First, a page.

Anglican Church of Canada
First Sunday in Creation Cycle, September 13, 2015
Over the next several weeks we will be observing the Season of Creation. This is an initiative that has gained in popularity in several churches, in Australia, in the United Church of Canada. The idea is to set aside a few weeks in the year to reflect particularly upon Creation as one of the foundations of Christian faith, especially because this is an aspect that has been somewhat neglected in our tradition.
Within our lifetimes we have been forced by the environmental crisis to become more aware of the natural world, and our place in it. This awareness is not something that our Christian faith has been particularly effective at cultivating in us. Indeed many would say that Christianity has been part of the problem. After all, the modern industrial world arose in the Christian West, and many of its attitudes and assumptions are rooted in traditional Christianity. We have imagined God as so totally otherworldly that we have lost a sense of the holiness of the natural world; and so it has become for us just something to be used and exploited for our own needs. At the same time we have lost the sense that we are also part of the natural world. We have thought of ourselves as immortal souls, as though we were only trapped by chance in our bodies and in this world, and were only waiting to be released and taken away to heaven. These are heresies as old as Christianity, and they have always been with us, and they have coloured our relationship to creation, and sometimes caused us to forget our Old Testament heritage. Today, as we come to realize that our industrial civilization has declared war on the natural world, and that this war will eventually kill us – today we are called to reexamine what our faith has to say about the created order. What we have discovered is actually a treasure trove, a rich tradition that we had neglected and sometimes even forgotten.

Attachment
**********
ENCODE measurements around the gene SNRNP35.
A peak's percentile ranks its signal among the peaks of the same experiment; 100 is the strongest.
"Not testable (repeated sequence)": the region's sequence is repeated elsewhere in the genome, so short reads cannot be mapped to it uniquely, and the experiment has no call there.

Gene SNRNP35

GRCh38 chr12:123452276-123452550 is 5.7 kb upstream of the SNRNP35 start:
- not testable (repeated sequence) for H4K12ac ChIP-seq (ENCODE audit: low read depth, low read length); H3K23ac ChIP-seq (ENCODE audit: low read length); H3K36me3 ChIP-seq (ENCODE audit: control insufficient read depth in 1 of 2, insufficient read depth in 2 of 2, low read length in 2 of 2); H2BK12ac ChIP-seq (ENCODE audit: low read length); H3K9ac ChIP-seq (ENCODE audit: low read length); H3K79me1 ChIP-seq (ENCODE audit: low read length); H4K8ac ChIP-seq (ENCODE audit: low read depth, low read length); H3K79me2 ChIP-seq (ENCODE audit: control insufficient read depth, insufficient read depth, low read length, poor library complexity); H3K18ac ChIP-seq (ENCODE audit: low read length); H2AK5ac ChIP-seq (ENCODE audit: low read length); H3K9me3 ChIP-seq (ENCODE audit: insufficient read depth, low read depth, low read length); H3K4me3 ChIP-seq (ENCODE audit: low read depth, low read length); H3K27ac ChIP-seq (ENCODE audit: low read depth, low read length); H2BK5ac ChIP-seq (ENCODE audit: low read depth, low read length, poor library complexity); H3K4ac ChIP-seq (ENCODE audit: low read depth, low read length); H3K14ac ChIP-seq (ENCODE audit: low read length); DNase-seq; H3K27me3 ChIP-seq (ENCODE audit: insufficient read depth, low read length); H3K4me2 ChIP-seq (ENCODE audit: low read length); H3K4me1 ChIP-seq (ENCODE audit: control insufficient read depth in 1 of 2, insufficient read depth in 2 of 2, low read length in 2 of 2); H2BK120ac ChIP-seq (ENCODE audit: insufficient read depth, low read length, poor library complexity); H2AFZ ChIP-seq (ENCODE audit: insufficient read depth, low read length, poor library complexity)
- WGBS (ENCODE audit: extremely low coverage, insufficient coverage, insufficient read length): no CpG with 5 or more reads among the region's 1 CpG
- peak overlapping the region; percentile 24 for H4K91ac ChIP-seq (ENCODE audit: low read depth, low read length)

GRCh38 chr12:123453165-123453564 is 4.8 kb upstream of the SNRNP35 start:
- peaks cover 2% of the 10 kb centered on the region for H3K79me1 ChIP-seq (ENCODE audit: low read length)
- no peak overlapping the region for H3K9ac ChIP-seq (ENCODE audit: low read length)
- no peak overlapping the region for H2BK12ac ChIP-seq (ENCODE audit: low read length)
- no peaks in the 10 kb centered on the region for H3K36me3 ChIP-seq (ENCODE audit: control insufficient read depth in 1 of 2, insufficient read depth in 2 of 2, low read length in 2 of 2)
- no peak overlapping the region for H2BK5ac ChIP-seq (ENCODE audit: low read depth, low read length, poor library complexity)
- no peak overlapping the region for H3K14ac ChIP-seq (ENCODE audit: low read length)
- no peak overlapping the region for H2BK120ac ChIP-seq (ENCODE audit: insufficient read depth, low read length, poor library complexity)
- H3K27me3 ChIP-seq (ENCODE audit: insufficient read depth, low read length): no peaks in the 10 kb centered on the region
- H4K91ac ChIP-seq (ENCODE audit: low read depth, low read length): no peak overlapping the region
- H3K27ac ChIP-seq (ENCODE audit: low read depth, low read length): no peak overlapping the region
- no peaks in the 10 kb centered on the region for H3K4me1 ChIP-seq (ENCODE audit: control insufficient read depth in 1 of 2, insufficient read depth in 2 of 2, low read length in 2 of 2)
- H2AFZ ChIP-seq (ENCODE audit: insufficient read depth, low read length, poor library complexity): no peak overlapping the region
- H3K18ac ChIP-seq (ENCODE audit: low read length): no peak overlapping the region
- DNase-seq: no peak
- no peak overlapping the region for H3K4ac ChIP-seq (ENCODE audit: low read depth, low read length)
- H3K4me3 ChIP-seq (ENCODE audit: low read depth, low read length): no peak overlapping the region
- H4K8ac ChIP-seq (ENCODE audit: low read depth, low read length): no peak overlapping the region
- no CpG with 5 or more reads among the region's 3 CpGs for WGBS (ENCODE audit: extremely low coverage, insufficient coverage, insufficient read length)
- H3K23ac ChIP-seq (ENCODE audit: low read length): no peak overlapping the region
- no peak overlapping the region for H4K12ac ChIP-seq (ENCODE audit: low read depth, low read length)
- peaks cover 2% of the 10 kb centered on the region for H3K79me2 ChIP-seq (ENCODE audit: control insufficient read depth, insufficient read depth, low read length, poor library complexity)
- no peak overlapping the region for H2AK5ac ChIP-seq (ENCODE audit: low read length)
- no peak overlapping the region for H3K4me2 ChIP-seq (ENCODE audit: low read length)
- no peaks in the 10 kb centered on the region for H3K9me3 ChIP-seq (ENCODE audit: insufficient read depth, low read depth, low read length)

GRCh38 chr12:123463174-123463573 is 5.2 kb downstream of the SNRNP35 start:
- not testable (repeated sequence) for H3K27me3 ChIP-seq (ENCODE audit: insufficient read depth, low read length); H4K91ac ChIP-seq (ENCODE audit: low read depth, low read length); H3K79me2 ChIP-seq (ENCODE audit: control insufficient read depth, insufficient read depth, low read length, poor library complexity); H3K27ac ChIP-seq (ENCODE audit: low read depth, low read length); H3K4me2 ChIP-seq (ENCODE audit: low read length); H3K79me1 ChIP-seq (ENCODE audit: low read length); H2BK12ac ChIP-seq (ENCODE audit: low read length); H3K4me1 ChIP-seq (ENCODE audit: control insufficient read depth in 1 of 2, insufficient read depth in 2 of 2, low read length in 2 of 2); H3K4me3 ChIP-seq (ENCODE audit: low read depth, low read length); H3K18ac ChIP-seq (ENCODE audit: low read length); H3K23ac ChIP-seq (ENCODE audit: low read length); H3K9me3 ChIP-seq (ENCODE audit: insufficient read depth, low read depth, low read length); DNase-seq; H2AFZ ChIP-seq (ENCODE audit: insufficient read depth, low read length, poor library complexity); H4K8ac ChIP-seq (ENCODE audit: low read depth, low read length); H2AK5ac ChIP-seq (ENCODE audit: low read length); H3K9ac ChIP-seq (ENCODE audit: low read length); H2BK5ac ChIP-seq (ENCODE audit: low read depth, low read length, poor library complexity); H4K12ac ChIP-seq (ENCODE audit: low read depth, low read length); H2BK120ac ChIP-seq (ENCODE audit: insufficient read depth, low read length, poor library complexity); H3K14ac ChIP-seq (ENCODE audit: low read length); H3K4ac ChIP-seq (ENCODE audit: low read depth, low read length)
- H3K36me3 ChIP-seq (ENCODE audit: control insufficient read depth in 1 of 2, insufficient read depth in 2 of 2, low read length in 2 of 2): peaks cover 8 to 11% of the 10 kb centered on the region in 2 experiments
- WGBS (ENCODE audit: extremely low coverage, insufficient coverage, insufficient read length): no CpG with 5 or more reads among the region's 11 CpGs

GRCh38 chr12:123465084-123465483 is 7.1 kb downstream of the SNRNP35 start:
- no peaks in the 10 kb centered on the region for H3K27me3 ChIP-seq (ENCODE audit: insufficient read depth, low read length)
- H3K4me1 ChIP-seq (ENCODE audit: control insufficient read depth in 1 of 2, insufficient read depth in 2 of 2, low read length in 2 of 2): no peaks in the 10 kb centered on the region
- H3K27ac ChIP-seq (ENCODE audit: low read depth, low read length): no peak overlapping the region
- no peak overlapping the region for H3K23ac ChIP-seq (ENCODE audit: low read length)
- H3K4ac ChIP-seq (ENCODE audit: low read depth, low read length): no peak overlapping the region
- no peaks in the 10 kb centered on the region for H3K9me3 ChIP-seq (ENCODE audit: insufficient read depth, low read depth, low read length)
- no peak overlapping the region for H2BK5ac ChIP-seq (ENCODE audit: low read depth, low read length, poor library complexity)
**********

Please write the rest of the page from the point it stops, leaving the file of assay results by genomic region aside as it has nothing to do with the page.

We begin this Sunday by reflecting on the theme of Spirit, of wind, of breath. Because these three are the same in the languages of the Bible: ruah is the Hebrew word. What we separate, what we think of as three very different things, are really one and the same in the Biblical way of thinking. So for example when we read, at the very beginning of the Bible, that the ruah of God moved over the face of the waters: does it mean a wind from God, or does it mean the breath of God, or does it mean the Spirit of God, the Holy Spirit? Well, the point is, it is not one or the other, it is all three together. Or when we read in Psalm 104, as we just did:
when you take away their breath, they die
and return to their dust.
When you send forth your spirit, they are created
“breath” and “spirit” are the same word, and we could just as easily read them the other way around . . .
The point is, the ancient Hebrews did not think of God’s Spirit up there somewhere, and the breath of life as some purely mechanical process that goes on down here. They are the same thing in the Old Testament understanding, the Spirit is God’s presence in the midst of creation, breathing life into the dust – or, in somewhat more modern language, awakening the chemical compounds that make us up to life. That means that each breath we take is a sacrament of God’s life-giving presence in creation. In the Old Testament understanding, all life is sacred, because it contains this sacred breath of life, a sacrament of God’s goodness and generosity.
And what about us? What does it mean to be human, what is the essence of our humanity? Here again, the answer lies with a Hebrew word. I have given you one Hebrew word this morning, ruah, Spirit or breath – now I’m afraid there will be a second one. The word is nephesh, the word most often used in the Old Testament to describe the essence of a human life. In the second creation story, for example, we read that:
God formed the human from the dust of the ground, and breathed into his nostrils the breath of life; and the human became a living nephesh.